Research Papers


4. Locations, Proximity, and M&A Transactions (with Ye Cai and Xuan Tian), Journal of Economics and Management Strategy, 2016 25 (3).

Working Papers:

9. Grit and Credit Risk, (with Jess Cornaggia and Kimberly Cornaggia)

Conferences: WFA 2019, NFA 2019

We analyze how individual grit – the will to perform during difficult or unexpected situations – affects loan default. We capture grit based on individual behavior in a decision analogous to the default decisions: college course withdrawal. With a license to use individually identifiable information collected by the U.S. Department of Education, we show that students who quit college courses when difficult circumstances present are 13.2% more likely to default on their student loans in the future than those exhibiting perseverance. This effect is especially strong when students withdraw from core courses and courses at elite institutions. In contrast to prior literature, we find no evidence that student credit risk is correlated with ethnicity or gender after controlling for individual grit.
Conferences: WFA 2019, CICF 2019, NFA 2019

It is increasingly common that institutional investors simultaneously hold the equity of both industrial firms and financial firms, creating a “bank-firm ownership linkage.” Such linkages are distinct from the conventional relationship banking, which typically involves direct interactions between borrowers and banks. We analyze whether and how these linkages affect informational hold-up problems in the corporate loan market, and find that firms linked to banks other than their current lenders through institutional cross-holdings enjoy significantly lower loan interest rates. This effect is particularly strong when firms face greater information asymmetry and thus subject to more severe hold-up problems. We establish causality by using a difference-in-differences method based on the quasi-natural experiment of financial institution mergers. Overall, our evidence suggests that the bank-firm ownership linkage resulting from institutions’ cross-industry holdings – a previously unexplored network – can facilitate information transmission between borrowers and potential lenders, thereby mitigating informational hold-up..

11. Product Market Threats and Performance-Sensitive Debt (with Einar C. Kjenstad and Xunhua Su)

Conferences: WFA 2013, Summer Institute of Finance 2013, FMA 2013 

This paper examines how product market threats shape the use of performance pricing in loan contracts. Loan contracting faces a trade-off between financial markets and product markets: while using contractual terms that are linked to borrower performance -- such as performance pricing -- mitigates borrower-creditor frictions in financial markets, it makes a borrower vulnerable to product market pressures, which often decline borrower performance and make performance pricing more likely to become binding. Supporting this trade-off, we find that product market threats significantly moderate the use of performance pricing in loan contracts, particularly when the benefit of doing so outweighs its cost in exacerbating borrower-creditor frictions in financial markets.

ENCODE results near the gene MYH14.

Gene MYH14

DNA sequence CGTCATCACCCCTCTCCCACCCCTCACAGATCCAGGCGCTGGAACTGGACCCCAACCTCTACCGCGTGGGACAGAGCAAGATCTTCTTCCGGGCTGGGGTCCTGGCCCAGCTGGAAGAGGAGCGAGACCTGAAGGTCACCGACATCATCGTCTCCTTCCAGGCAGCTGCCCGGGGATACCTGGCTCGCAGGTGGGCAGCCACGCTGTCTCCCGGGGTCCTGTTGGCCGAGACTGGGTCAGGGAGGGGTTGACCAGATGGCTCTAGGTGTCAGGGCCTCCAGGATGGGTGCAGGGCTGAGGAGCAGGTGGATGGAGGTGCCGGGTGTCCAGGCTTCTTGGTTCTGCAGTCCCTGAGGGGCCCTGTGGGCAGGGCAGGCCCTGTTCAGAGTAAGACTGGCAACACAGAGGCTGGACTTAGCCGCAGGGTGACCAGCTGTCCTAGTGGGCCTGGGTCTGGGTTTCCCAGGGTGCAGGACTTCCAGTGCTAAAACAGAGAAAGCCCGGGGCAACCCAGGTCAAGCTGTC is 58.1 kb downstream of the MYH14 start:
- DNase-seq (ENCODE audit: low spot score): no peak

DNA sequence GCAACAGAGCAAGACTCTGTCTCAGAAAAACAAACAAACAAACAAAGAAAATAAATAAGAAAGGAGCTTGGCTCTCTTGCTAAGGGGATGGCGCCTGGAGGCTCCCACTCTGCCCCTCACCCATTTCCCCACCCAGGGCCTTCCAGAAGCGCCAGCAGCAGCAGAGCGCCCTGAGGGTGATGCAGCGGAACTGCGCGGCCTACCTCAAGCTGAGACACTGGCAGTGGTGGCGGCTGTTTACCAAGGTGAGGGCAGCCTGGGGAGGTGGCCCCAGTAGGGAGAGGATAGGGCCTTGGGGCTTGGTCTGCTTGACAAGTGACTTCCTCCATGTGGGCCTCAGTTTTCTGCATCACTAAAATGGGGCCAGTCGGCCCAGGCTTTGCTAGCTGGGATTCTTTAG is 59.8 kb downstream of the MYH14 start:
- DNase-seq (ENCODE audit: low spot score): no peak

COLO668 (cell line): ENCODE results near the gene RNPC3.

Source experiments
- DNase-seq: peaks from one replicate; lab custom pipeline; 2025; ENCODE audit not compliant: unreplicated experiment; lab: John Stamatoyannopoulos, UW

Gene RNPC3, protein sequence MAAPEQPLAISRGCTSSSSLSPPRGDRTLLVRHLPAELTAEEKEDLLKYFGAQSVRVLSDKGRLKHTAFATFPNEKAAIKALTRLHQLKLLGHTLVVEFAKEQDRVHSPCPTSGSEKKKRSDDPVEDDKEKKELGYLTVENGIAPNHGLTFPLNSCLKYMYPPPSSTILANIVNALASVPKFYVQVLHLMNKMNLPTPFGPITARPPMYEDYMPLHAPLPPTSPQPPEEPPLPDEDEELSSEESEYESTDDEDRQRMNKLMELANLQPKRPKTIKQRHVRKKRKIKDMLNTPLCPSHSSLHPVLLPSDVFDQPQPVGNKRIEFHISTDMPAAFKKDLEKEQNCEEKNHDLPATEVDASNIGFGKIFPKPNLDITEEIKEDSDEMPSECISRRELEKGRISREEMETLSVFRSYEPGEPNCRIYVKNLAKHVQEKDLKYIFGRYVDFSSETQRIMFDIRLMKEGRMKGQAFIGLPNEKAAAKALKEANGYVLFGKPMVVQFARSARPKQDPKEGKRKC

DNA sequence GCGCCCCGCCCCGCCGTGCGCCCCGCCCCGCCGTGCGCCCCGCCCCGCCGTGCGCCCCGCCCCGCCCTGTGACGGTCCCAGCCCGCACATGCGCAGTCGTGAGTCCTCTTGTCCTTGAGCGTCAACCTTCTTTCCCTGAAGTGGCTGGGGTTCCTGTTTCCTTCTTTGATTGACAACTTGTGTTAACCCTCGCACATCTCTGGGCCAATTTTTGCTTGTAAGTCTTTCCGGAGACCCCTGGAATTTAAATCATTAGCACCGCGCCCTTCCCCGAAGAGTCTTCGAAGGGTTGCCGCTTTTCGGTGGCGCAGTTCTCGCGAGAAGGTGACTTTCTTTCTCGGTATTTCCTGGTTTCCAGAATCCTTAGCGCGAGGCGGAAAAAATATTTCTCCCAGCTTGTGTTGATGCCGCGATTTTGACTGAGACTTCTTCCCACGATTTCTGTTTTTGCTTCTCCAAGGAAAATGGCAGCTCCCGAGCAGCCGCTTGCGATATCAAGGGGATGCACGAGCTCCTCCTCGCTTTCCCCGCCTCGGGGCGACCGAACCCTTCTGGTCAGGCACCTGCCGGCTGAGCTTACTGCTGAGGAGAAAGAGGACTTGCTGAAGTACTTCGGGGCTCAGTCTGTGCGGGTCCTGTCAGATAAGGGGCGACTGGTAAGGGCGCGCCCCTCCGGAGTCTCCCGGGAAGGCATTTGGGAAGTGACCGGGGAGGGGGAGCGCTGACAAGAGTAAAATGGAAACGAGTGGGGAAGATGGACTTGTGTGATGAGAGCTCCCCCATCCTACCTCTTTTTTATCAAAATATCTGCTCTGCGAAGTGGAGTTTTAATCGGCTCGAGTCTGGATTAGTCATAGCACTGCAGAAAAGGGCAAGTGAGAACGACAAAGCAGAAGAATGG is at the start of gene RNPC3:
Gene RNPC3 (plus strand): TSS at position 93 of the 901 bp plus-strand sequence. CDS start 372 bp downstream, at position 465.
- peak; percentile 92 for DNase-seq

12. Buying on Certification: Customer Procurement and Credit Ratings (with Kevin Green and Xuan Tian)

Conferences: EFA 2016

We examine how credit ratings affect firm stakeholders, in particular, customers in the supply chain. Public sector customers respond strongly to supplier rating changes: they increase purchases from upgraded firms, and reduce purchases from downgraded firms. This response, however, is not observed for private sector customers. This contrast is likely due to government agents’ desire to respond to ratings, a prevalent and verifiable certification, to signal that their decision-making is aligned with external assessment and to avoid reputational losses. We also find suggestive evidence that powerful politicians use ratings to award government contracts to suppliers located in states they represent.

13. The Issuer-pays Rating Model and Rating Inflation: Evidence from Corporate Credit Ratings, (with    Gunter Strobl)

Conferences: FIRS 2012,  EFA 2011, WashU Corporate Finance Conference 2011

This paper provides evidence that the conflict of interest caused by the issuer-pays rating model leads to inflated corporate credit ratings. Comparing the ratings issued by Standard & Poor's Ratings Services (S&P) which follows this business model to those issued by the Egan-Jones Rating Company (EJR) which does not, we demonstrate that the difference between the two is more pronounced when S&P's conflict of interest is particularly severe: firms with more short-term debt, a newly appointed CEO or CFO, and a lower percentage of past bond issues rated by S&P are significantly more likely to receive a rating from S&P that exceeds their rating from EJR. However, we find no evidence that these variables are related to corporate bond yield spreads, which suggests that investors may be unaware of S&P's incentive to issue inflated credit ratings.